The Dealer in Your Neighborhood

I was talking to a librarian the other day and she laughed when I said I thought librarians were like drug dealers.  But they really are! They even target the little kids! Get them hooked on the picture books, next thing you know the kids are applying for library cards and mainlining Harry Potter, Divergent and TheTesting.  Give it a few years and YA just won’t give the same buzz and the kids have to move on to bigger and bigger fiction.  And that’s when the librarians start pushing the hardcore stuff – Faulkner, Atwood, Joyce. If you’re not careful your kid could end up reading the entire Lord of the Rings even though there’s a perfectly good director’s extended cut blue ray back home.

And just like pushers, librarians are extremely open-minded.  They don’t care where you’ve come from.  Rich, poor, or in between – all library cards are the same to them.  (Unless it’s an out of state card, in which case you will have to pay the buck and get a local card.)  They don’t even judge when all you want to read is Romance novels; they just point you toward the romance section and recommend new authors who also write in the kilt and dragon milieu.  It’s a slippery slope, my friends. You go into the library for the videos and the free internet access and the next thing you know you’re reading and using words like “milieu.”

So, if that kind of blatant pushing of mind-expanding education is acceptable to you, then you should probably hug the next librarian you see.  Just remember that the VIG on those late library books is due next week…

Hell What Now?

The Navy SEALs must pass through something called Hell Week in order to become an actual SEAL. If they can’t take Hell Week they can always ring the bell that signals that they are opting out and then they get coffee and donuts. For five and a half days the SEAL candidates are expected to operate on four hours of sleep while being cold, wet, and presumably yelled at (since no one seems to do anything in the military without being yelled at). To this I say… What pansies.

OK, the cold and wet does sound miserable. But try operating for three months on four hours of sleep while being constantly yelled at and then having someone puke in your pants. And in your hair. And on just about everything else. Then we’ll talk. OK, OK, so you can snap a man’s neck with your bare hands. I can shoot milk out my boob. What else you got?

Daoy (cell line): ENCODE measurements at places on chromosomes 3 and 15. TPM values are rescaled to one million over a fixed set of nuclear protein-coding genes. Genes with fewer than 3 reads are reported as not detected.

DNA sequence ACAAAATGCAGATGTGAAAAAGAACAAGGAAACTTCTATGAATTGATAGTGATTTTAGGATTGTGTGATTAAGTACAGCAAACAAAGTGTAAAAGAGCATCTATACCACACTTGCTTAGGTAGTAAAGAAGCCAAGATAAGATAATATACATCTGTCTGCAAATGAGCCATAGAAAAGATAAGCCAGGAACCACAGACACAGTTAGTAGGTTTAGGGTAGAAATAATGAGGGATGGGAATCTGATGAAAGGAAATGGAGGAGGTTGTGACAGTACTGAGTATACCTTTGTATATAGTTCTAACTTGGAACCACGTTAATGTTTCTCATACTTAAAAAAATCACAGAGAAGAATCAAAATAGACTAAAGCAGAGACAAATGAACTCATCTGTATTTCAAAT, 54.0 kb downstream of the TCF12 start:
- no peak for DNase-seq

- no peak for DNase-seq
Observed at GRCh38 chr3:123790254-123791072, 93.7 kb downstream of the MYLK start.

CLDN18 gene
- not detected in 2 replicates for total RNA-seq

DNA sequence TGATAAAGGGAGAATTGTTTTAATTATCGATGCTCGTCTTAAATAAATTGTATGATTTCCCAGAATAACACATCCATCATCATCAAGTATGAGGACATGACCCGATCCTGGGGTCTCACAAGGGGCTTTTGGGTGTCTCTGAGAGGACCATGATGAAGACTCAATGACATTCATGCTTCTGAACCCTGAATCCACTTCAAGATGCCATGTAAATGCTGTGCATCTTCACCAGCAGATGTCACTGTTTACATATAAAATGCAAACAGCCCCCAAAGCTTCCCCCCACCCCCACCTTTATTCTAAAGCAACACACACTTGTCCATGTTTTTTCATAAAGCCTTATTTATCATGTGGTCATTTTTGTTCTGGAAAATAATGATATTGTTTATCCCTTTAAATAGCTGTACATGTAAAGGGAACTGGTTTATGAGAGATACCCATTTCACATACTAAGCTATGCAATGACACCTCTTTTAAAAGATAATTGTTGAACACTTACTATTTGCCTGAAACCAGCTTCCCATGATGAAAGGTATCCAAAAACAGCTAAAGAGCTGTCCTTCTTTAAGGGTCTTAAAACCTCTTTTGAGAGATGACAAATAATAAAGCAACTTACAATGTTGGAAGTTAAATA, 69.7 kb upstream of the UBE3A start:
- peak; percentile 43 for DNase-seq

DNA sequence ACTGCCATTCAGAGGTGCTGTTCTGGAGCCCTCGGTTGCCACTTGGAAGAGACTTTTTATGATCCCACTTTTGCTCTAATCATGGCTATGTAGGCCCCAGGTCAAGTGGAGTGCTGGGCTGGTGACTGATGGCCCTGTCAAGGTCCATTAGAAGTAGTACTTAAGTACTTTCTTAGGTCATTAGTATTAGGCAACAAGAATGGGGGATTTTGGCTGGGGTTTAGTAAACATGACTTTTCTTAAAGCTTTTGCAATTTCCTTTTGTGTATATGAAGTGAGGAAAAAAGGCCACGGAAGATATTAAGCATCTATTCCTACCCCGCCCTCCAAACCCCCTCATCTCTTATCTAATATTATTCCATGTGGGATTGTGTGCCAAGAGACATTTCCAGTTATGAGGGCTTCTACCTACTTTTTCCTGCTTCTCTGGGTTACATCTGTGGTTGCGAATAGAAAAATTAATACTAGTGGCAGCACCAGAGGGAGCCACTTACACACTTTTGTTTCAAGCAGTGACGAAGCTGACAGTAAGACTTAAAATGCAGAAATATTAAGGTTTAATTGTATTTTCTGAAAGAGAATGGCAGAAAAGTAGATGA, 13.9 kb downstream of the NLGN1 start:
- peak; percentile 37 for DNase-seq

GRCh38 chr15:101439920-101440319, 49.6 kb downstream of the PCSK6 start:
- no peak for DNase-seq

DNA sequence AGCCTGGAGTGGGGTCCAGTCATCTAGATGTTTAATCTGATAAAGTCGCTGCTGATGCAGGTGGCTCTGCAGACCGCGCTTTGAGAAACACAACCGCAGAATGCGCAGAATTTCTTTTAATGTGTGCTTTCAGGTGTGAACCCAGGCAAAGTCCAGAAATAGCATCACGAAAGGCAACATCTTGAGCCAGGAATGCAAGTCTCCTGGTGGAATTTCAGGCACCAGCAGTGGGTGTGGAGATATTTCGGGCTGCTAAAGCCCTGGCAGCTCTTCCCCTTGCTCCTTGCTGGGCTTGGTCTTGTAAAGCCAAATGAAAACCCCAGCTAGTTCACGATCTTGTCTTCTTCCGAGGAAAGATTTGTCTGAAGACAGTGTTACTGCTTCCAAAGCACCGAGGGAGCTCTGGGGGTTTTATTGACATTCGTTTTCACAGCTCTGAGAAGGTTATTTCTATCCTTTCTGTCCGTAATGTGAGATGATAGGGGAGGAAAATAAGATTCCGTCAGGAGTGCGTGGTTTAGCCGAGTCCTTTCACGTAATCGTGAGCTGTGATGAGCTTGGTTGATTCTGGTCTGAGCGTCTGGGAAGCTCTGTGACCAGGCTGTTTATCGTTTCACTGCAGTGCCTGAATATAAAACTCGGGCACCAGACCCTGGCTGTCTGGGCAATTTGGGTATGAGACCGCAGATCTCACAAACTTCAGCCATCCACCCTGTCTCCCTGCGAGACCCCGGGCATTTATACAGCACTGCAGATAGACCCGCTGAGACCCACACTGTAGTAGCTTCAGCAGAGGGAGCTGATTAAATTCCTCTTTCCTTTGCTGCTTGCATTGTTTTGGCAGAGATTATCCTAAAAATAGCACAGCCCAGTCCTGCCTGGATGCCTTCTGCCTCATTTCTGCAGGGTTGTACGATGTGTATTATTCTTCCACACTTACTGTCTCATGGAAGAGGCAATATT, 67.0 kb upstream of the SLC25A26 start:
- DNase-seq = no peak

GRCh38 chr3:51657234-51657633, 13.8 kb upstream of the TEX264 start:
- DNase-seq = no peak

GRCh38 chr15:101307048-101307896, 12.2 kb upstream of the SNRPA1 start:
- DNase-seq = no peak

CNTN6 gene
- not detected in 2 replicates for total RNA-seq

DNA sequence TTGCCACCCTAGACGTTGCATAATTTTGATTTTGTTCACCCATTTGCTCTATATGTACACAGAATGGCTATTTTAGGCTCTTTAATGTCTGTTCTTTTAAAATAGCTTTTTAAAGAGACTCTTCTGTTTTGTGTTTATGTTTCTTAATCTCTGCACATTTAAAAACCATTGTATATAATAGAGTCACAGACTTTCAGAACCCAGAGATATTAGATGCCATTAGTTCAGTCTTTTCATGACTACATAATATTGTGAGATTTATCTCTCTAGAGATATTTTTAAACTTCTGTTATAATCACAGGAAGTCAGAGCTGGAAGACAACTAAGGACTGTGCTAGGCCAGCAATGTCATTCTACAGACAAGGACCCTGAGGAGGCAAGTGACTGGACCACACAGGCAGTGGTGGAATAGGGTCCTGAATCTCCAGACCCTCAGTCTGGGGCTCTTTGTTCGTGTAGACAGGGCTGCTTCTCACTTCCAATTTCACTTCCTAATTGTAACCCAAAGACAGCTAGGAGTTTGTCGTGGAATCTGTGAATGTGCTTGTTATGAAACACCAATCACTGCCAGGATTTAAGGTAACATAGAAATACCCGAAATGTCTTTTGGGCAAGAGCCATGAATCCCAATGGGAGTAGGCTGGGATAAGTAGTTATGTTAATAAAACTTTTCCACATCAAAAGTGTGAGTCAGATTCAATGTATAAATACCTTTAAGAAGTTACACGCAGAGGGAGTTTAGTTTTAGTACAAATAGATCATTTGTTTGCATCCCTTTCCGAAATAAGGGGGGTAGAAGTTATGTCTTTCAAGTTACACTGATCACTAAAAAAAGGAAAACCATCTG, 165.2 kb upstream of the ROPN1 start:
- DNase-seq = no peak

All kidding aside, one of the unfortunate side effects of becoming a mother (or probably a Navy SEAL) is that sleep is immediately curtailed. Which makes lots of things, for instance, writing novels and running a business, more difficult.

Side effects of prolonged sleep deprivation include:

  • Weight Gain
  • Loss of Sex Drive
  • Impaired Alertness, Concentration, and Problem Solving
  • Depression
  • Aging Skin
  • Memory Loss
  • Greater chances of death due to accidents
  • Greater chances of other health problems

It’s not that being a mom is so difficult; it’s that being anything else, while being a mom just increased in difficulty due to our adorable little time sucking children and the constant sleep deprivation. Which makes every word I type a minor triumph. I will not be ringing the bell today.

PS Please forgive any typos I may make. I blame them on my daughter.

Puppy Training

Recently my daughter learned to crawl. She’s six months old, so basically any time she learns something it’s “recently”. But as she learns new tricks she forces my husband and I to adapt (and hopefully overcome). Sadly, in our sleep deprived state we find ourselves relying on the training we did with our previous “child.”

As she learns new things my mind reaches out for words that will get the result I want. Ack! She’s chewing on a power cord! Drop it! It works on the dog, so my brain now auto selects for those oh, so useful training phrases. Sadly, the phrases mean less than nothing to my daughter. The only one she obeys is “stay” and that’s only if she’s strapped in the car seat. As a result my dog, Kato, thinks I got the runty, stupid puppy of the litter. I can practically see the thought bubble over his head. “Look human puppy, I am demonstrating what to do. Figure it out!” The tiny daughter’s thought bubble says, “Look at those shiny eyeballs; if I could pluck them out, it might be fantastic. Why is the fuzzy one leaving?” Which is a terrible way to treat a dog who is trying his best to be supportive.

Kato performs many important baby related jobs. There is the “I alert you to the fact that the baby is crying.” (Believe me Kato, we know.) There is the extremely useful butt check. Kato, would you like to smell this butt? Oh, you would? Must be time for a diaper change. And the adorable guard dog duty. He is not quite sure why the human puppy hasn’t been weaned to dog food, but if I’m going to insist on breastfeeding her, then he will do his best to guard us while we’re vulnerable.

But she is learning. She now knows her name and his name, and she knows where the dog food is and how delightful it is to spill it all over the floor. So while the dog thinks she’s dumb, I can see the day coming when he will realize that her little monkey fingers are useful to help him get the delicious human food he desires. Hopefully, by then she will also know what “sit,” “stay” and “drop it” mean.

Tiny Daughter & Kato the Wonder Dog demonstrate their similar interests.

Tiny Daughter & Kato the Wonder Dog demonstrate their similar interests.